Around 1983, Father Jorge Lira, a Peruvian priest expert in Andean folklore and its traditions, carried out an experiment with some native plants. For fourteen years this Catholic priest had studied the legend of the ancient Andeans and, finally, managed to identify a certain shrub that the native inhabitants called Jotcha as the plant that, after being mixed and treated with other vegetables and substances, was capable of converting the stone into the mud.
“The ancient Indians mastered the technique of massification,” Father Lira affirmed, “softening the stone, which they reduced to a soft mass that they could easily mold.” but it was impossible for him to make it return to its initial hard state, so he finally decided that his experiment had failed.
It is believed that the substance that Lira used in this experiment would have been extracted from a certain bush, similar to the plant that the peasants – as we said – called Jotcha, and whose botanical name was Andean Ephedra.
However, the father died in 1988 and the secret of the true substance and its use was taken to the grave, and so far no one has managed to identify such a strange plant.
7. Damascus steel
The origins of the name assigned to this type of steel remain controversial today. However, it seems certain that the word refers to the swords made in the past in the vicinity of Damascus, Syria, in the period from 900 to 1750.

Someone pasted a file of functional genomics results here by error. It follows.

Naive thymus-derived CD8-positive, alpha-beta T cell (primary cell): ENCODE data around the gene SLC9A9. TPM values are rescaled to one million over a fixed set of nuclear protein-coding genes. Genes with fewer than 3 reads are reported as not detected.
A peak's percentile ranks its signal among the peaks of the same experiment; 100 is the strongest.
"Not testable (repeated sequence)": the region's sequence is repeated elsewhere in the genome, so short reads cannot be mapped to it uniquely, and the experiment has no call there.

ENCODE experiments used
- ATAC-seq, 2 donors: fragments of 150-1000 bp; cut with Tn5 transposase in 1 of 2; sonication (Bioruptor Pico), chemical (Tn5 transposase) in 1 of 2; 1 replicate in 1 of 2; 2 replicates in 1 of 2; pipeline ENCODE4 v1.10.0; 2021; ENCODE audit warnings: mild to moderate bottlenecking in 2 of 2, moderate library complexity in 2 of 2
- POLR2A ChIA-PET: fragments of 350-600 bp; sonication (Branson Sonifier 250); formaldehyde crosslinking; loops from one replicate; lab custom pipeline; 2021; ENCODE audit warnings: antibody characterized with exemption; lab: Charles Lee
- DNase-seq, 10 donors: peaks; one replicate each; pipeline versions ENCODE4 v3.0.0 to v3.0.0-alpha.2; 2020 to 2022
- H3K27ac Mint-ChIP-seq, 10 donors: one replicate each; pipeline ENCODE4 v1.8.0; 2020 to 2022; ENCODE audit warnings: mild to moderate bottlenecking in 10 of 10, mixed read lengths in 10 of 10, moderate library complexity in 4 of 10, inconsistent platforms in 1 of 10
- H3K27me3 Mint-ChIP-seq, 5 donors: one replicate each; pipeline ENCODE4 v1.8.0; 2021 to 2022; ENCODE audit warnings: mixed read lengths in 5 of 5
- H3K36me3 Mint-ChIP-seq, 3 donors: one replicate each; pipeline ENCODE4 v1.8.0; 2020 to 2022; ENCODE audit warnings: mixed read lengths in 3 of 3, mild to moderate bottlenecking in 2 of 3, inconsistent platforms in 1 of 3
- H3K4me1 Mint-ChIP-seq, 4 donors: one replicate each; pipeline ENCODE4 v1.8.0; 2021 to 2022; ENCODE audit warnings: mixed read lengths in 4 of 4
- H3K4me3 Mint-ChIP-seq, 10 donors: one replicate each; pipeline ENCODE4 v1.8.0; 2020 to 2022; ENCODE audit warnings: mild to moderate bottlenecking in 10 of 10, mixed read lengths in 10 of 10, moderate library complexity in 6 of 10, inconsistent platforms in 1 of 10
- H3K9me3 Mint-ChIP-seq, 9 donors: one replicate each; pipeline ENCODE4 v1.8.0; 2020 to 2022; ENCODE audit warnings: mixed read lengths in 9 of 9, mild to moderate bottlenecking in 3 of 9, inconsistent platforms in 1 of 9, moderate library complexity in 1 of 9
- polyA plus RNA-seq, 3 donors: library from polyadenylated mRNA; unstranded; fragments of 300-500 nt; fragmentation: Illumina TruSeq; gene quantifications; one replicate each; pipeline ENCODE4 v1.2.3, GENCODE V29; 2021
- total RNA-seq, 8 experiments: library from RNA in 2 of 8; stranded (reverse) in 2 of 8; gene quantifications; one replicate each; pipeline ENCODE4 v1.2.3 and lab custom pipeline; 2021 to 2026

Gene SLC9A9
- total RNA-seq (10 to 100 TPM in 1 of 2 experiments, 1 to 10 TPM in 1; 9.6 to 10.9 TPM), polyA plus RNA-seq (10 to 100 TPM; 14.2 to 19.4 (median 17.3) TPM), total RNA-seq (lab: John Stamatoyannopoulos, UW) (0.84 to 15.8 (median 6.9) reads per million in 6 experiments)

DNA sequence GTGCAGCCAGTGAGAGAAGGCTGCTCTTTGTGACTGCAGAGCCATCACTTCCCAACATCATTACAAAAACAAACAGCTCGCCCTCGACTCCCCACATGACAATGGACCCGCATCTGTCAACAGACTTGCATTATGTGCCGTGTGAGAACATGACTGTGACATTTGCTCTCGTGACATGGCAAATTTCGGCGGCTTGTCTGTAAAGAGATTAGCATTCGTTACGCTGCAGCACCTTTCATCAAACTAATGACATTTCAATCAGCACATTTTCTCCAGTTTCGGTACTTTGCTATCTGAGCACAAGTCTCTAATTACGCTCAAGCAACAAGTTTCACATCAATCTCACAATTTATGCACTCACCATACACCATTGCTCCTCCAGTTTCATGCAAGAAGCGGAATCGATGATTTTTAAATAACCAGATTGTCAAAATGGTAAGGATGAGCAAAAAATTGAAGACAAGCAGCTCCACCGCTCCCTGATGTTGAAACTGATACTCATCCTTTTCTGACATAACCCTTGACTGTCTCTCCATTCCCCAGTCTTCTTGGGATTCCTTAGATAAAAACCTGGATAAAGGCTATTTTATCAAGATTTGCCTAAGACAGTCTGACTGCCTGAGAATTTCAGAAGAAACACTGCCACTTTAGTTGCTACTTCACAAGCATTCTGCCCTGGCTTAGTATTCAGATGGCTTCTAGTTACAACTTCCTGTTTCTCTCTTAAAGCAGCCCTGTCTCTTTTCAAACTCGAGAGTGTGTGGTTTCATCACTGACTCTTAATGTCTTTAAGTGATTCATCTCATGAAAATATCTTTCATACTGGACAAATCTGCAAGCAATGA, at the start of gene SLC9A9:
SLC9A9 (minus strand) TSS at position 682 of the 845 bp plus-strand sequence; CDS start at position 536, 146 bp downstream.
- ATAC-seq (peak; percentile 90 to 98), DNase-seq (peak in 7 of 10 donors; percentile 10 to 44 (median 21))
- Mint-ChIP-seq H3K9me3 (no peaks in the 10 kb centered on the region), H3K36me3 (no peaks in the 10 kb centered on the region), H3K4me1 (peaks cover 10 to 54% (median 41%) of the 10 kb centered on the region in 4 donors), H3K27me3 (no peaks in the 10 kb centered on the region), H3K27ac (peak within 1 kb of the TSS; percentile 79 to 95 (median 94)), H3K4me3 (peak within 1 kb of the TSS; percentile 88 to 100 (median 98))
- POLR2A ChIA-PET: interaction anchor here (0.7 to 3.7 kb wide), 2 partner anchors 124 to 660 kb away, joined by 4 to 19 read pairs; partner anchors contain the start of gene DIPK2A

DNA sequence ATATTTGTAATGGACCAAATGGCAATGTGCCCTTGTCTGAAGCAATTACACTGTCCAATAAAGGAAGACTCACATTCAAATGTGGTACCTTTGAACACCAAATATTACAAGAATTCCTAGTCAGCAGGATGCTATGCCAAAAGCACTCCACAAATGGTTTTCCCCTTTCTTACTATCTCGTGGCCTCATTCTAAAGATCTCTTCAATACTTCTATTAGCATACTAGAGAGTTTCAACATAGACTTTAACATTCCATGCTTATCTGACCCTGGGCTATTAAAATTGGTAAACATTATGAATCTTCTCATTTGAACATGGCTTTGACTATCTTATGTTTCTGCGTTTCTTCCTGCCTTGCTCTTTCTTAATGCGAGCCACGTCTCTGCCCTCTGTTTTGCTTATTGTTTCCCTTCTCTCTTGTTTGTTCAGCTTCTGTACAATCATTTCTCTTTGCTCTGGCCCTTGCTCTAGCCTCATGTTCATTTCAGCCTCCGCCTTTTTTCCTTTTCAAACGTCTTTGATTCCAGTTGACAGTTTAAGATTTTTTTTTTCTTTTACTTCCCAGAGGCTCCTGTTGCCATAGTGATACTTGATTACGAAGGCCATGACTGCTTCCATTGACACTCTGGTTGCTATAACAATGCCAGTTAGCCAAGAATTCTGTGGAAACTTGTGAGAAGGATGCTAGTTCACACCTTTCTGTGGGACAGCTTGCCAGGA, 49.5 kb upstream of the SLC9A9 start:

Damascus steel was a kind of alloy that had both the qualities of toughness and flexibility, a combination that made it a special material for the construction of good swords. It is said that the first Damascus steel swords were found by the Europeans during the Crusades, at this time they earned their reputation for being able to cut a piece of silk in the air and to be able to cut a rock without losing its edge.
The technique for making this steel dates back to blacksmiths in India and Sri Lanka, perhaps 100 BC, who developed something known as “wootz steel”, steel made with very high carbon content, in an unknown purity and strength. At the time, glass was added during iron smelting and heated with charcoal. The crystal acted as an agent that made the impurities in the mixture flow allowing them to rise to the surface during cooling.
Thousands of steel mills were found in the Samanalawewa area of Sri Lanka that produced carbon steel until the beginning of the year 300. These steel mill furnaces were located in such a way that the winds from the west, the Monsoons, caused the necessary suction to be able to blow and heat the oven. Sri Lanka’s steelmaking sites have been Carbon 14 dated to AD 300.
The technique created on the indica island spread slowly throughout the world until reaching Turkmenistan and Uzbekistan throughout the 900s and finally to the Middle East around 1000, where the process was refined – either by making its own steels or working the wootz steels purchased in India.
The exact process is unknown today, but it is known that in manufacturing, carbides came to precipitate in the form of microparticles arranged in layers or bands in the body of the blade. The carbides, which are harder, provide this mixed characteristic of hardness and flexibility, ideal for swords.
via Epoch Times